The ongoing debate over the status of Chicago’s airports is so old that even the talking points are now repeating themselves.
Which is what I sensed when I read a Crain’s Chicago Business account of a Thursday business forum in which the CEO of United Continental made it clear that the airline doesn’t think much of talk of building a new airport in rural Will County between Peotone and Beecher.
CEO JEFFREY SMISEK said that he believes that O’Hare International Airport would be totally adequate for Chicago’s aviation needs in its current form – IF more modern GPS technology were installed to improve air traffic control facilities.
Such technology would make it possible to get more flights into the one-time World’s Busiest Airport into the existing number of runways. The improvements made during the era of Richard M. Daley would be adequate.
And there certainly wouldn’t be any need to build a new facility anywhere. Specifically of an airport near Peotone, Smisek said, “there’s no demand for it.”
Now I’m sure the local residents who live in homes scattered apart from each other and surrounded by acres of cornfields will be pleased to hear that. I wouldn’t be surprised if when they gather on Saturday to engage in a counter-demonstration to a group of South Side and suburban pastors who want to “bless” the ground upon which an airport may someday be built, they will recite Smisek’s rhetoric as some sort of “empirical evidence” of the righteousness of their cause.
WHICH IS NONSENSE. But then again, this is an issue where all the sides are capable of spewing self-serving rhetoric. It is all too easy to get a headache after listening to airport-related debate, because the decades have hardened everybody’s position so much.
There is no give-and-take. We might as well be talking about abortion rights!
Personally, I have never been swayed by the argument that “the airlines don’t want it.”
Because I realize that what the airlines want is as many flights as possible squeezed into O’Hare, with whatever expansion efforts necessary being undertaken to allow more-and-more-and-more.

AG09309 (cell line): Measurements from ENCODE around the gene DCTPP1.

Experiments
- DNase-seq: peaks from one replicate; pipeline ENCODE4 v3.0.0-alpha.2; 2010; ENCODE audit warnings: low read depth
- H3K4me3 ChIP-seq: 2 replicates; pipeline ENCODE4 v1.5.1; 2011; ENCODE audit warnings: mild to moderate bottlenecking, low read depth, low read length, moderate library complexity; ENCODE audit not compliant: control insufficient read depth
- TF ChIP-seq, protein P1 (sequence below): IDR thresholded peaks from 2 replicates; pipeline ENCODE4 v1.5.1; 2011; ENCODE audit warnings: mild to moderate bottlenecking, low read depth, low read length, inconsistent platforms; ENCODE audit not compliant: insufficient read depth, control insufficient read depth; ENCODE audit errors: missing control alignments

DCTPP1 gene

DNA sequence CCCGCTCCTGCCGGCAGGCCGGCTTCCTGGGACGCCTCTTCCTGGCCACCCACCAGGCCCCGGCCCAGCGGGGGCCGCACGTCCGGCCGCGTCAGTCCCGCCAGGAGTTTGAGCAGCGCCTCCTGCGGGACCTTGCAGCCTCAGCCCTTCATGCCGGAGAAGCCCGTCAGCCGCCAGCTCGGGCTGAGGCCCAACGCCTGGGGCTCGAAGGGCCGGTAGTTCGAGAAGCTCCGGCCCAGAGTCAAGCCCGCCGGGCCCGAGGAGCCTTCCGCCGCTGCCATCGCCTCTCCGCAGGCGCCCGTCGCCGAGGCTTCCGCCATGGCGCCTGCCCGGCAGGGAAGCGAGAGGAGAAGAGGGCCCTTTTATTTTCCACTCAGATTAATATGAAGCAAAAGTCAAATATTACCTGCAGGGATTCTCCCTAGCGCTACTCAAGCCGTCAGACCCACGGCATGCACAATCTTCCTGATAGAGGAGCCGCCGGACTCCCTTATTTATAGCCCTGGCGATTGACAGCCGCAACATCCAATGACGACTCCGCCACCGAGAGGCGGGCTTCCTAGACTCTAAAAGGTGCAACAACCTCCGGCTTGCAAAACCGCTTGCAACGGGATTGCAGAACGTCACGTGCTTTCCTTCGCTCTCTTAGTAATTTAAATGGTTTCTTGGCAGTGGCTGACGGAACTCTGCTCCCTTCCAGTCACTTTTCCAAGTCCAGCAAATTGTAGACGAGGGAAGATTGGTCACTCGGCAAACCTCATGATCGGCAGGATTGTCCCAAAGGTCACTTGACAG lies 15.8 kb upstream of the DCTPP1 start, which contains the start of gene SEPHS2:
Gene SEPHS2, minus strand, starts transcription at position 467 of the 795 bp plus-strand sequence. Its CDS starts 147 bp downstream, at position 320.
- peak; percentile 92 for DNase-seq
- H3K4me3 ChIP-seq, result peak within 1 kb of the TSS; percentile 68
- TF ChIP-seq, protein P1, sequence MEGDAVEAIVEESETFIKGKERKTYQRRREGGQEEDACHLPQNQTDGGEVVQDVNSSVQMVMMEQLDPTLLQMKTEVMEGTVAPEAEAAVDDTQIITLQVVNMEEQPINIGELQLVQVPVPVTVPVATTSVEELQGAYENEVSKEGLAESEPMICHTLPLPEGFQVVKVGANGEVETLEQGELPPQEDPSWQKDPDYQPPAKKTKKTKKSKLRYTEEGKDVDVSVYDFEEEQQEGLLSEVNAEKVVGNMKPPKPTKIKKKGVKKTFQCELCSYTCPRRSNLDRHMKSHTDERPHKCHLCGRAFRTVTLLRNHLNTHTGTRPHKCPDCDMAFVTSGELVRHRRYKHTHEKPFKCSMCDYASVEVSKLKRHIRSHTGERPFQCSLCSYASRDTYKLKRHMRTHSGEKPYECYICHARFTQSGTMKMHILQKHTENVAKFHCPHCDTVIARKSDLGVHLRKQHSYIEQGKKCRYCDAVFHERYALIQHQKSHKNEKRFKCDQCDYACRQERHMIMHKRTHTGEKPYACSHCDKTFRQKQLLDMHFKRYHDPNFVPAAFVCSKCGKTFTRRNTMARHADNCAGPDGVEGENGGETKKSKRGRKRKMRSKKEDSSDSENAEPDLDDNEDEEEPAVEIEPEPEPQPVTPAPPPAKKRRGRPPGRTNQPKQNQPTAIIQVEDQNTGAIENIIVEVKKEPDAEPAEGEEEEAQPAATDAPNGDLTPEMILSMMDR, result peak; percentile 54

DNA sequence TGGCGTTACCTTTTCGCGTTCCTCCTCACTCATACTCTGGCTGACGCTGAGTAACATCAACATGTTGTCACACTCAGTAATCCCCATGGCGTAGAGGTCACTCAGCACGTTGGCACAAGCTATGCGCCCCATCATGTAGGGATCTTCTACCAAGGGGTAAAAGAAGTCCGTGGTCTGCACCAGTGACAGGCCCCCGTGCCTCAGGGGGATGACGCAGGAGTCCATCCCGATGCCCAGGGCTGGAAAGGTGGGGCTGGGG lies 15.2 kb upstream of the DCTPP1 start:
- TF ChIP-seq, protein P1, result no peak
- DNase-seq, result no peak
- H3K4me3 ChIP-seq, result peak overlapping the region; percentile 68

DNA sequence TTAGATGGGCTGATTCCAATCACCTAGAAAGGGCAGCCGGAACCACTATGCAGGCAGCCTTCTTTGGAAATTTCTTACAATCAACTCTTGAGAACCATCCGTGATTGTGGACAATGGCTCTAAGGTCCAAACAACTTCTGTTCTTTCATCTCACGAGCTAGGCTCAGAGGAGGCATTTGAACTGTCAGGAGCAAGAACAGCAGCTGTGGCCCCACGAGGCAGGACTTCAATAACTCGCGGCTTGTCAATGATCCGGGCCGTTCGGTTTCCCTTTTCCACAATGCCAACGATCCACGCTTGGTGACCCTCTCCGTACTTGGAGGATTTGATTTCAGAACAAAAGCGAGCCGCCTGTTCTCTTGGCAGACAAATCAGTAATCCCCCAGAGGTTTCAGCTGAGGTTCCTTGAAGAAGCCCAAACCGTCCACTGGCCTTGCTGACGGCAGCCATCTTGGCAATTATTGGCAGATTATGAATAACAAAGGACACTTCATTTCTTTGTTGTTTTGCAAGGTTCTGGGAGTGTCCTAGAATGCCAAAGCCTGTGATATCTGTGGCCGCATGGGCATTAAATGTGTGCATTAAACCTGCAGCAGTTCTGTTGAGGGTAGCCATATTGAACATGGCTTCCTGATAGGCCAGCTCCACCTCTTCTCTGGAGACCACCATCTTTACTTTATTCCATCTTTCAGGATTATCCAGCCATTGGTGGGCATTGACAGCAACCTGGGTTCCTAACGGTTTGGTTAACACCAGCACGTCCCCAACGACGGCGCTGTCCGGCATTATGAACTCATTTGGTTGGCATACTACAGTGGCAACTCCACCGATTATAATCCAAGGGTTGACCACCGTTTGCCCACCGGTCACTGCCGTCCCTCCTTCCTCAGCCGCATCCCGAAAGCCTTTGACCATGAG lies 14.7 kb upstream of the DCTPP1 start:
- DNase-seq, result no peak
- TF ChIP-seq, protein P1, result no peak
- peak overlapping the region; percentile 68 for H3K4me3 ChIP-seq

I REALIZE THAT the suburban towns such as Park Ridge, Elk Grove Village and Wood Dale (the ones that border directly against the airport) could become unbearable places to live if that facility gets to be too big.
No amount of noise-proofing could comfort those residents. And the argument that “they knew they were living near an airport when they moved there” just sounds insipid in such cases.
And as for those people who want to argue that “Peotone’s too far away,” the reality is that Will County has long been a part of the Chicago-area – a fact that is becoming more-and-more apparent in recent years.
All the people moving further south from Chicago are the reason that Will County’s 39 percent population increase during the past decade is the largest percentage increase of any county in Illinois.
A LOT OF the resistance to a new airport is coming from people who object to this fact and think they can fight it off. And while I’m not saying that all of the Peotone critics are like this, I do sense the fact that some of these rural-oriented people have their hang-ups with the fact that the South Side and suburbs whose officials want an airport as a possible economic jolt for their area are African-American.
Although I must confess that when the airport proponents focus so intently with talk about “jobs,” they miss the point to. An airport’s primary purpose is to handle the air traffic. Any economic activity created around it is secondary.
Considering that it has been three decades since the Federal Aviation Administration said Chicago would need a new airport to accommodate air traffic expected in the 21st Century (and plans to build a new airport near Lake Calumet have been dead for more than two decades), I can’t help but wonder how negative the partisan politics has been.
We’ve gone this long without a new facility that the Ronald-Reagan era officials decided we need. How much longer will we have to wait before some activity really takes place?